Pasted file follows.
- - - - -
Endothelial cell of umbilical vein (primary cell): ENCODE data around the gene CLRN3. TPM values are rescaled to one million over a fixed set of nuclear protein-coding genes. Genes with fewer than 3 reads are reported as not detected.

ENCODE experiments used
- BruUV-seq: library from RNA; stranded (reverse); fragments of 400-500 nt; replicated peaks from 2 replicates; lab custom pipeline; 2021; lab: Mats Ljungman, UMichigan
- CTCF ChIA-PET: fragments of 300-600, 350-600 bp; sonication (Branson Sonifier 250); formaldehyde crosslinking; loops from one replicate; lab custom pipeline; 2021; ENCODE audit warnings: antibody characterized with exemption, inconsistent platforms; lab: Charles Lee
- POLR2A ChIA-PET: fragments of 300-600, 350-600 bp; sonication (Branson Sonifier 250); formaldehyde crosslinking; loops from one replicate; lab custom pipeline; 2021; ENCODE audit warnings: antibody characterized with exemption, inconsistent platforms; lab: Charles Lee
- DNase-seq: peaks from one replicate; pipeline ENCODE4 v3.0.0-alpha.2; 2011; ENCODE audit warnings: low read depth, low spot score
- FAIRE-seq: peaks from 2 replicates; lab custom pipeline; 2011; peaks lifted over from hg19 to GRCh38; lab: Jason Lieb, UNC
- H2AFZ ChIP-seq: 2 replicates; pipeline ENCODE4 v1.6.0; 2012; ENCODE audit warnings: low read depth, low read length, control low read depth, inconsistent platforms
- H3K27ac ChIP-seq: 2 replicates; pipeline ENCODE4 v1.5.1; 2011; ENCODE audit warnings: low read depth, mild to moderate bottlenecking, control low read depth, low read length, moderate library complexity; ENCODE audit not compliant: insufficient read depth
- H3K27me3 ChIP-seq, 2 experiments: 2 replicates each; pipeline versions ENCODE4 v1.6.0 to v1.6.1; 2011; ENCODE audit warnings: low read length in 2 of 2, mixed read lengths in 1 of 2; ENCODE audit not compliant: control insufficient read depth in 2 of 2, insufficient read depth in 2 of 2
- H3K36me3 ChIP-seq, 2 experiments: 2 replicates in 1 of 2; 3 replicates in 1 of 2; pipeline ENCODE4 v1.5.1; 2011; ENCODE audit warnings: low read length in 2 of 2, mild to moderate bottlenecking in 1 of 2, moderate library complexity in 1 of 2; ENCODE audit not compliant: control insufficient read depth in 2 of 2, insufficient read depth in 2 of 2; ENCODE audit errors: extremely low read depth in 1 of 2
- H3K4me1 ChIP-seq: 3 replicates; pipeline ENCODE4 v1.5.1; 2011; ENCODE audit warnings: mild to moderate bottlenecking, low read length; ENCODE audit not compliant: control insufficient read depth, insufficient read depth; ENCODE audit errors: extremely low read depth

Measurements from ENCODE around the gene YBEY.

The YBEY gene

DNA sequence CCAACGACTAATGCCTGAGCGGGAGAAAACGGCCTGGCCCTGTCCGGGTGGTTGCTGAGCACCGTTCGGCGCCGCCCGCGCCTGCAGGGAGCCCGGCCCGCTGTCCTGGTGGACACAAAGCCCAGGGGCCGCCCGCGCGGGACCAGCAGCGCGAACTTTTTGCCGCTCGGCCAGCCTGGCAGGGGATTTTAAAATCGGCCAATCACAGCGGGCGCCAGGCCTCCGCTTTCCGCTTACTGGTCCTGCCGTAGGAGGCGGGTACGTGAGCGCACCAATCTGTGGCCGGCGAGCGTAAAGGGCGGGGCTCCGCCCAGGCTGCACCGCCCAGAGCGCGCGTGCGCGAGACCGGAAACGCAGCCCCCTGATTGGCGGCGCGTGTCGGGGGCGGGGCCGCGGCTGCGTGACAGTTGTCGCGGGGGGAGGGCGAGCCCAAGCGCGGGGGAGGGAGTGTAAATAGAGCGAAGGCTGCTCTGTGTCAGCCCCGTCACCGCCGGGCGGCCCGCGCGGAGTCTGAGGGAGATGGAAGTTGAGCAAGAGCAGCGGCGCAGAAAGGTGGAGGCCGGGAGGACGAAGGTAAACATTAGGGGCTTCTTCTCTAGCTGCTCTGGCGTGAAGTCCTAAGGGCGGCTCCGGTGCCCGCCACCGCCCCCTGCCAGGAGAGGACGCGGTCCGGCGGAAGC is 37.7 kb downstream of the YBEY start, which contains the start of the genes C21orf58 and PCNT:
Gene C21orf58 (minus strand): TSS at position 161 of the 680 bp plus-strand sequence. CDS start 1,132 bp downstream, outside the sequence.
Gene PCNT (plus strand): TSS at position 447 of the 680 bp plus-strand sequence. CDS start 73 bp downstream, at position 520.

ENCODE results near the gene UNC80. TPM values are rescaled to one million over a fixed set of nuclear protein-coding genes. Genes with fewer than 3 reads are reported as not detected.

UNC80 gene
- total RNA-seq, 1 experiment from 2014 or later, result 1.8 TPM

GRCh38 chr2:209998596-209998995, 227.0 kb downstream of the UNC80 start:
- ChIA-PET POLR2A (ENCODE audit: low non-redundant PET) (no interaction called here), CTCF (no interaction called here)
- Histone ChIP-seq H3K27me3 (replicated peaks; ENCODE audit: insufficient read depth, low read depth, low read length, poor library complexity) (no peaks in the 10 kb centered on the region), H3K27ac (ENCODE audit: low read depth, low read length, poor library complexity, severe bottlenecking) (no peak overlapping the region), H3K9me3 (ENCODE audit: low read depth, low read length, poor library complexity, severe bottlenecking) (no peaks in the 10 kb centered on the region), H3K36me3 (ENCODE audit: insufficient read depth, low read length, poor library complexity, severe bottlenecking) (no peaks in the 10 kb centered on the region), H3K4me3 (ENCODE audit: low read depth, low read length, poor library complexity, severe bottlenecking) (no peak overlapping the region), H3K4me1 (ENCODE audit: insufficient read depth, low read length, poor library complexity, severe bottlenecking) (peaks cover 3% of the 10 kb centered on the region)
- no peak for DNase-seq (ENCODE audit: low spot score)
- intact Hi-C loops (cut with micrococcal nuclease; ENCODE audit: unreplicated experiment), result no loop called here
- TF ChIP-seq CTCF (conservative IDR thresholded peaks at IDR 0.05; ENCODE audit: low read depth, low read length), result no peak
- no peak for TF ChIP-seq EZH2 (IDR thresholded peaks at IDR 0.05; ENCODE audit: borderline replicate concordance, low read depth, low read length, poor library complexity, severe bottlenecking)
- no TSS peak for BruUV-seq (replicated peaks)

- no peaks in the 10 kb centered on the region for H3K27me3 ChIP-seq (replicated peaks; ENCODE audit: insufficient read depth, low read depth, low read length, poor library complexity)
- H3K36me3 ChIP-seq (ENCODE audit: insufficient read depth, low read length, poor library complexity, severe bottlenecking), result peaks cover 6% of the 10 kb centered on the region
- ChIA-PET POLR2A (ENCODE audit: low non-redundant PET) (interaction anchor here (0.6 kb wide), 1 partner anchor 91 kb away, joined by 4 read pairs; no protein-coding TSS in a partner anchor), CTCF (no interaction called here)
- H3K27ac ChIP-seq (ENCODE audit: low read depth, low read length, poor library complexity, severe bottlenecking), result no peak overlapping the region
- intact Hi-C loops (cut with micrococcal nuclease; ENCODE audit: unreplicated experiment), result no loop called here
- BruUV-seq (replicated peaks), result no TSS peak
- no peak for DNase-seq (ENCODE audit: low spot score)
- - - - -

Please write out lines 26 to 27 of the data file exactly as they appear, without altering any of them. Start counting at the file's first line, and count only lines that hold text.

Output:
- TF ChIP-seq CTCF (conservative IDR thresholded peaks at IDR 0.05; ENCODE audit: low read depth, low read length), result no peak
- no peak for TF ChIP-seq EZH2 (IDR thresholded peaks at IDR 0.05; ENCODE audit: borderline replicate concordance, low read depth, low read length, poor library complexity, severe bottlenecking)